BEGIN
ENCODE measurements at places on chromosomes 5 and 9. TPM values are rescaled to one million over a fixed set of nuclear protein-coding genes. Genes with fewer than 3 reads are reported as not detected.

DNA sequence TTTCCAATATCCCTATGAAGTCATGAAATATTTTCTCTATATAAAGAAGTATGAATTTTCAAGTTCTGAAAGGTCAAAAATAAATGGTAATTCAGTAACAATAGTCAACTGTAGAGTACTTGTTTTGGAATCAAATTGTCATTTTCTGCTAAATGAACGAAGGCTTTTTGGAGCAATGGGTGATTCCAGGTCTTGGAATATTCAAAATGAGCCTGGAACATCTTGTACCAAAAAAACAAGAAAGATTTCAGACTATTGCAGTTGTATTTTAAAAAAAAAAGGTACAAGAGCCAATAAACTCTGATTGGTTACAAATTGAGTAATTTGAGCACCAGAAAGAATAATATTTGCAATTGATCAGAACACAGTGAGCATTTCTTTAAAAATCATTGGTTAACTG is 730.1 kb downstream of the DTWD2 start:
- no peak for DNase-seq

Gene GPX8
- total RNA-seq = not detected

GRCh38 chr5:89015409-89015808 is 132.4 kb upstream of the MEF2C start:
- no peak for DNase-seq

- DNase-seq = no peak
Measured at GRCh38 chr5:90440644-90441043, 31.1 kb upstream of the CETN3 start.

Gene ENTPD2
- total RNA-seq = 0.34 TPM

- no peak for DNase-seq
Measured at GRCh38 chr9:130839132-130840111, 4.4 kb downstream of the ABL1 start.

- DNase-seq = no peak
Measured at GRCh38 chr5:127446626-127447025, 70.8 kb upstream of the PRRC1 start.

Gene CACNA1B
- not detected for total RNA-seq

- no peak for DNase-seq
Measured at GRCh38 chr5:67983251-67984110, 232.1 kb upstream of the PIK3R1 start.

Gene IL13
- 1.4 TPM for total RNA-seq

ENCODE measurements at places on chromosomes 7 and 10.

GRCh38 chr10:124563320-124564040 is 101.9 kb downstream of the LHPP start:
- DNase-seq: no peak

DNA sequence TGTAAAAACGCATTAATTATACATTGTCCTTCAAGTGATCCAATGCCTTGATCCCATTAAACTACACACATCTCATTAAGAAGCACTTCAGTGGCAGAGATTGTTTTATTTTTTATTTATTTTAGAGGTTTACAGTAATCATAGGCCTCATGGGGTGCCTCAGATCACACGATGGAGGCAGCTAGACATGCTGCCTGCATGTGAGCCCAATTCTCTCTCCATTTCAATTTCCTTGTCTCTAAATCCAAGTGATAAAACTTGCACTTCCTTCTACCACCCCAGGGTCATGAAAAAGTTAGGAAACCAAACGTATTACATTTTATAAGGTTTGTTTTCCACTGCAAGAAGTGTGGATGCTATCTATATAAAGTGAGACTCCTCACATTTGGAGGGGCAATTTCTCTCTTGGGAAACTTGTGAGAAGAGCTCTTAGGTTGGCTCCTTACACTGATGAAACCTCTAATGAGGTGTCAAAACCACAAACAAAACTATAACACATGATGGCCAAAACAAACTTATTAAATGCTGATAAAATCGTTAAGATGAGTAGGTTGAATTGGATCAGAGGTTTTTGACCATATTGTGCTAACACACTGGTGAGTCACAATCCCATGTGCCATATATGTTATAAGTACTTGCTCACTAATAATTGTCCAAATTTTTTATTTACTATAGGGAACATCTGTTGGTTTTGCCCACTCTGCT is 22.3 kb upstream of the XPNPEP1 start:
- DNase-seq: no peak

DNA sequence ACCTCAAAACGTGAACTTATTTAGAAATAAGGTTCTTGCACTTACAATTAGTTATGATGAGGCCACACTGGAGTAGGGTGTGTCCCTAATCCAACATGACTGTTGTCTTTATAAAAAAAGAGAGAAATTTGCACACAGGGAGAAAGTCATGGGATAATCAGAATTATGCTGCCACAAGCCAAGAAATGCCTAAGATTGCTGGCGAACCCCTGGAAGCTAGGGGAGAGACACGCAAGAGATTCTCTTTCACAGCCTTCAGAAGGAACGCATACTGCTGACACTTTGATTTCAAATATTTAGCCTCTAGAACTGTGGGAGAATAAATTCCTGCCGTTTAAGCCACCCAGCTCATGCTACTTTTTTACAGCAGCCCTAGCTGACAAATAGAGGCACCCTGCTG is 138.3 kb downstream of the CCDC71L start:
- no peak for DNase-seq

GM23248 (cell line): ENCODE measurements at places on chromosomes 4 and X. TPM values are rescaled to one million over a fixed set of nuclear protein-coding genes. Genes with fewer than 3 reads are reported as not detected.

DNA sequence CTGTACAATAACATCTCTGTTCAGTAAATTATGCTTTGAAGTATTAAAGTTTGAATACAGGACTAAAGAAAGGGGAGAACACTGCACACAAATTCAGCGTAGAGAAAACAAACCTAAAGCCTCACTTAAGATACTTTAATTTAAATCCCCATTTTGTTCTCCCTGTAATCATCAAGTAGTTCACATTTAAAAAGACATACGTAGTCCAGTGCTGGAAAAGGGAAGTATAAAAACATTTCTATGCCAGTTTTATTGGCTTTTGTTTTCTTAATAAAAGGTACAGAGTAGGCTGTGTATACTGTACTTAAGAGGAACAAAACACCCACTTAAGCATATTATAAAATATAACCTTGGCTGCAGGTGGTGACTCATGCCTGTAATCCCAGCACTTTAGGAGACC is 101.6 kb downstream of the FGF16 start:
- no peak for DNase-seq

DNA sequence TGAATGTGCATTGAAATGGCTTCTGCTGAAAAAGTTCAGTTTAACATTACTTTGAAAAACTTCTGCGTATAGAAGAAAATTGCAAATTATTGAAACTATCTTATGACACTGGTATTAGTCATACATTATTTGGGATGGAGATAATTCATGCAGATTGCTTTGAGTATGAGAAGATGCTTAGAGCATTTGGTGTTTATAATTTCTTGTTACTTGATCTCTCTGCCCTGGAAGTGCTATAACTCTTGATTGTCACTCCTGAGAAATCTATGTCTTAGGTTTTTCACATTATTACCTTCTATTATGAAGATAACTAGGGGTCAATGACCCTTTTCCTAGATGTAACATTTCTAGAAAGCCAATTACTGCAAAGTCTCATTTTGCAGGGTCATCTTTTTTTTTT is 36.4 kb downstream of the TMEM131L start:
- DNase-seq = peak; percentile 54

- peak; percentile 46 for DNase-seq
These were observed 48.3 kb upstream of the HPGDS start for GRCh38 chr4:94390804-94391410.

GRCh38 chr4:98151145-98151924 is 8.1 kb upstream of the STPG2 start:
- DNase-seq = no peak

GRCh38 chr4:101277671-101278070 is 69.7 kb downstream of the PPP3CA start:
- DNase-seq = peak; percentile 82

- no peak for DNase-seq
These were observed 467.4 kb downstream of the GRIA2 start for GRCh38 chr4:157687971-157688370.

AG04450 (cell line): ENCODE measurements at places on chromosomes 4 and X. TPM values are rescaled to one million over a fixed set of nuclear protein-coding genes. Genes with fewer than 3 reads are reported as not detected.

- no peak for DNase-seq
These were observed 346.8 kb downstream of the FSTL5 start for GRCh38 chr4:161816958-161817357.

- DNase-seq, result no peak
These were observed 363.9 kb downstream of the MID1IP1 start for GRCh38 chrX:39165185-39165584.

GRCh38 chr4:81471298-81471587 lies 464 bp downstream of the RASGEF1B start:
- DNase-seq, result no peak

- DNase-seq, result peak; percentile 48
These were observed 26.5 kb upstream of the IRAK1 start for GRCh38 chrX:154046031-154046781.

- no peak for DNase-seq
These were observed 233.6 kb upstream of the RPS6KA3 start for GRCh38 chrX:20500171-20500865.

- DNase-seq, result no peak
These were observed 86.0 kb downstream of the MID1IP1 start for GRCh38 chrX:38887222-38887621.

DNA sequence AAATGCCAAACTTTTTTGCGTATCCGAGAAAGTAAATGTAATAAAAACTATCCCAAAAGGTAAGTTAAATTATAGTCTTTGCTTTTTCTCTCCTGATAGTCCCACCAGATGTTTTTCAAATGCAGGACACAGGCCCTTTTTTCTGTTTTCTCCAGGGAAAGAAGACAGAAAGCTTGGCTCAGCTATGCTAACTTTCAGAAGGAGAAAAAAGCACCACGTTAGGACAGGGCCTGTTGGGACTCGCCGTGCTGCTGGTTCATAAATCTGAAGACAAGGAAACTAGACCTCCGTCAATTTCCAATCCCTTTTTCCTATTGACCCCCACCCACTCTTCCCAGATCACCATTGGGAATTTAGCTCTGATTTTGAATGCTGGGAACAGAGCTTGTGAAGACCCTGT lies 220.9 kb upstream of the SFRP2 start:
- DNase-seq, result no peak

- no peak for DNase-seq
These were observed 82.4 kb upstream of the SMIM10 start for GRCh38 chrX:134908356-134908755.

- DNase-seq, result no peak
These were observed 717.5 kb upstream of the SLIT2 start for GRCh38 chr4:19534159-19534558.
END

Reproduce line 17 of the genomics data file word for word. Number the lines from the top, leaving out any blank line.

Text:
- not detected for total RNA-seq